HRV stands for Heat Recovery Ventilation and it was developed in order to recover the heat or energy contained in exhaust air.
HRV supplies fresh new air flow as well as enhanced climate control as well as saving energy by simply minimizing the heating (or cooling) demands.
ERV stands for Energy Recovery Ventilators and is employing similar mechanicsand transfers the actual moisture degree of the exhaust air to the intake air.
The need for HRV /ERV was created because of enhanced building efficiency with insulation and weather-stripping.
Nowdays, buildings are generally created much more air-tight, and as a result lesser ventilated and considering that just about all structures need a supply of fresh air, the actual demand for HRVs has come to be apparent.
Even though opening a window can produce air flow, the building’s heat and moisture will then be lost in the winter as well as gained in the summer, both of which are undesired for any indoor environment and also for energy efficiency, because the building’s Heating and air conditioning systems need to make up for it.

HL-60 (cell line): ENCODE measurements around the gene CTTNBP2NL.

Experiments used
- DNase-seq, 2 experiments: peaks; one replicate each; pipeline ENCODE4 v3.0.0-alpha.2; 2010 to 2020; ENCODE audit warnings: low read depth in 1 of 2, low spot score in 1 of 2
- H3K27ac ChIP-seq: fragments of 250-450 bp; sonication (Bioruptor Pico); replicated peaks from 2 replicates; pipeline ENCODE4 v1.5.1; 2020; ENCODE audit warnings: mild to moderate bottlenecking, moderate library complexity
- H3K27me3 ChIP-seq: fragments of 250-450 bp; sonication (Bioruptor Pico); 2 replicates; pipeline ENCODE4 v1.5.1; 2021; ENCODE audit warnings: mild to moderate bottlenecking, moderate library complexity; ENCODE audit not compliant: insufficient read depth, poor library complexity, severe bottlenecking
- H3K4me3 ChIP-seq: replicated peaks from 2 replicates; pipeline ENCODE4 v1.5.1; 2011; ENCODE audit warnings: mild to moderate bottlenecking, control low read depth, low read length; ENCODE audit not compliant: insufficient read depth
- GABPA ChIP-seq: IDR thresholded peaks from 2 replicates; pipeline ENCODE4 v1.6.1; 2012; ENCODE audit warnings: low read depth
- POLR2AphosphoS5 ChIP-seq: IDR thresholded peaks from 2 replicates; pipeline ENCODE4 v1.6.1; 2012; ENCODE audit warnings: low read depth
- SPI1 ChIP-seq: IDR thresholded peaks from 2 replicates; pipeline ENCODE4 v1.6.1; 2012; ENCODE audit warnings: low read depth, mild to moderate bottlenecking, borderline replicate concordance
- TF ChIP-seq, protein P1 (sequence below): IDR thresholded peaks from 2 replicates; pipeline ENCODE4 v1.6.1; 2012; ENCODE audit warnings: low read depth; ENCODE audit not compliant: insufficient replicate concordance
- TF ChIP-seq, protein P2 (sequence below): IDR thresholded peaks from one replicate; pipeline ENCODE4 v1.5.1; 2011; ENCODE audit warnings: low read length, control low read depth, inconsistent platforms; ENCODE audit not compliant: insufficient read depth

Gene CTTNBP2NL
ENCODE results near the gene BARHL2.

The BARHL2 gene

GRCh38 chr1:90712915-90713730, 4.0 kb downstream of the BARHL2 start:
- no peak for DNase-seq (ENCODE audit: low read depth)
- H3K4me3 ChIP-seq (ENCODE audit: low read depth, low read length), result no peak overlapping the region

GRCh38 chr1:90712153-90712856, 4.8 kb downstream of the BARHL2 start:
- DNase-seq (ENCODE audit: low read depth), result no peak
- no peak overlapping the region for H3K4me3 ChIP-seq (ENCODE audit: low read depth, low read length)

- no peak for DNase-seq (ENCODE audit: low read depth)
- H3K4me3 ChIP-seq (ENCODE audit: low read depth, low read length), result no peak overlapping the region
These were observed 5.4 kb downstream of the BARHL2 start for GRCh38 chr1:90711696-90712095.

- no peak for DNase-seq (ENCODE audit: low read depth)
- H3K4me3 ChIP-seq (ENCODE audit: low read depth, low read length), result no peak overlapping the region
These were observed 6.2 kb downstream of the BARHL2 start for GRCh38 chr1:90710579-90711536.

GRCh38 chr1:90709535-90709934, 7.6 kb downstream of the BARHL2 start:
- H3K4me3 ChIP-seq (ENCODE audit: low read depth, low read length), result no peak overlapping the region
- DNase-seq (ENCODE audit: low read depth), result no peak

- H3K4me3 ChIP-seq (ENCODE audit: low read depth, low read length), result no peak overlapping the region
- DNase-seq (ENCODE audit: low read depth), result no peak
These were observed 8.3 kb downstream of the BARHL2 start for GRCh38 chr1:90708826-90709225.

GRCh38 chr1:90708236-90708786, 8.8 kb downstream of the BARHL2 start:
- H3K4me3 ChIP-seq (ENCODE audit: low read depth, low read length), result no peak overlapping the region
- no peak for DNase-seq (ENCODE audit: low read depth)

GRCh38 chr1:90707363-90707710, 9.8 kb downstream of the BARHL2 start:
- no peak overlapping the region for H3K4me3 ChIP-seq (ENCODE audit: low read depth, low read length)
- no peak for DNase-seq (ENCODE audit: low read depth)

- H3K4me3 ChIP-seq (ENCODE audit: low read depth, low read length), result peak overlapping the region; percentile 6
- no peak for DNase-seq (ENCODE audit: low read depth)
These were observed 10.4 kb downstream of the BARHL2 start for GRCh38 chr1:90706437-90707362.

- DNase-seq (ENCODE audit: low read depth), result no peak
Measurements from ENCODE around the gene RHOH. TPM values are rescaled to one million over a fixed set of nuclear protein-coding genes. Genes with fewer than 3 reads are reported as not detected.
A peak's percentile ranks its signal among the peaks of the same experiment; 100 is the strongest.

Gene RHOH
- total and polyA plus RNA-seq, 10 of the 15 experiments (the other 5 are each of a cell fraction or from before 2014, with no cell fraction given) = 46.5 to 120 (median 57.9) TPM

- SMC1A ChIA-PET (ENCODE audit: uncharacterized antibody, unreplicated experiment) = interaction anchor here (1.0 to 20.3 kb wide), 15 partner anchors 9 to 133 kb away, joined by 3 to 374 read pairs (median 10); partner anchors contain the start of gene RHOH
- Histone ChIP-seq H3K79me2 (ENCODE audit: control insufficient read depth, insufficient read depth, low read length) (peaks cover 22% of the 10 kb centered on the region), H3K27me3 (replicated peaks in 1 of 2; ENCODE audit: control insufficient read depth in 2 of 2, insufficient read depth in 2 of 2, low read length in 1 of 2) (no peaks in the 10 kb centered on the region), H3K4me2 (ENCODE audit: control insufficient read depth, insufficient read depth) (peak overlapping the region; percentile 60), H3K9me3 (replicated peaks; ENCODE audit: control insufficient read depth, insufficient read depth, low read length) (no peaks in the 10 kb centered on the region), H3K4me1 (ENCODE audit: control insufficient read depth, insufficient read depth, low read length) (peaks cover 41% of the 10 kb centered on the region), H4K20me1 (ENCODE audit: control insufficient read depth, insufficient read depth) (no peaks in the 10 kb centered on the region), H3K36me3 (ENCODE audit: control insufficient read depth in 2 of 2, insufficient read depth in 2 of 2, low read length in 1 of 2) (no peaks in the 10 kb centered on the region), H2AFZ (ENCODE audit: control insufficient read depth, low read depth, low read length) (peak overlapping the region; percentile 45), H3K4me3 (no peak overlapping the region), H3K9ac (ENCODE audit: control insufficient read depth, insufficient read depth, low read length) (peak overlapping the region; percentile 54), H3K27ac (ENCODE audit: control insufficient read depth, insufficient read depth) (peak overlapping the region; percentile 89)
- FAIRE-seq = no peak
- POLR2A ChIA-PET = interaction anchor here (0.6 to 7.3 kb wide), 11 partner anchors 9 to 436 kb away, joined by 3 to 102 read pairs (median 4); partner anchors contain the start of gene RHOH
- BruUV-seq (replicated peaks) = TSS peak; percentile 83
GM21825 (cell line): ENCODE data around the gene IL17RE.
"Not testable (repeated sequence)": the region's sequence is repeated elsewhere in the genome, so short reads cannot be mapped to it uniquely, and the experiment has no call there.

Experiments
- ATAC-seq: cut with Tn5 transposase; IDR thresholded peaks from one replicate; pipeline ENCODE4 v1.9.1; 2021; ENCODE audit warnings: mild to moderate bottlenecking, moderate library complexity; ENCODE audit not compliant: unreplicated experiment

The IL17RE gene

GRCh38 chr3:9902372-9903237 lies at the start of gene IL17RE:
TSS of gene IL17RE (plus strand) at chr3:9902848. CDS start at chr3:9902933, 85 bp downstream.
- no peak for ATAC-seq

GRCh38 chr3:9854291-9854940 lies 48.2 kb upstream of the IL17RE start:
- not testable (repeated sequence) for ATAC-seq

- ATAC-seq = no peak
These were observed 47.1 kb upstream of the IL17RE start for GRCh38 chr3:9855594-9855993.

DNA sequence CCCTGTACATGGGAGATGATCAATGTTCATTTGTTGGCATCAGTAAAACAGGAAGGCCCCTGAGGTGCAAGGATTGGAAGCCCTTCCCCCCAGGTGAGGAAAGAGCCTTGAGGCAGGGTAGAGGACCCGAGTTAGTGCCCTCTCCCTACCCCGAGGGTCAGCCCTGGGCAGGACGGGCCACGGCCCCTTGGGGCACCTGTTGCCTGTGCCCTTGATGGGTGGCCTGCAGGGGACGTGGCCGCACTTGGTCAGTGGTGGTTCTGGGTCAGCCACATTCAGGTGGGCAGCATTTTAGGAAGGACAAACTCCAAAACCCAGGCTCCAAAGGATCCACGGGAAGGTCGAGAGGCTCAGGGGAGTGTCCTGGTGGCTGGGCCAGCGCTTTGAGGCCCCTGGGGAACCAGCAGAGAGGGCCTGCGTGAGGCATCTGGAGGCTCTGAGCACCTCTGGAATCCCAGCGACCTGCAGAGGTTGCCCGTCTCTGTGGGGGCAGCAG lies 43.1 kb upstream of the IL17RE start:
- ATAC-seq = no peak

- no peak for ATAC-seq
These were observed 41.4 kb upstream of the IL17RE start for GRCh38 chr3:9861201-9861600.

HRV technologies provide the ideal answer: fresh air, greater climate control as well as Energy efficiency.
Heat recovery ventilation-HRVs and ERVs may be stand-alone units that function separately, or they could often be built-in, or even added in to already present HVAC systems. For a smaller building in which almost each and every room has an exterior wall, then the actual HRV/ERV unit could be smaller and supply air flow for a single room.
A much larger building might demand either numerous small-scale devices, or even a good sized central unit. The only requirements for the building tend to be an air supply, either directly through an exterior wall or ducted to one, as well as an energy supply for air flow, such as wind energy or electricity for a fan. Whenever employed with ‘central’ HVAC systems, then the system would end up being of the ‘forced-air’ form.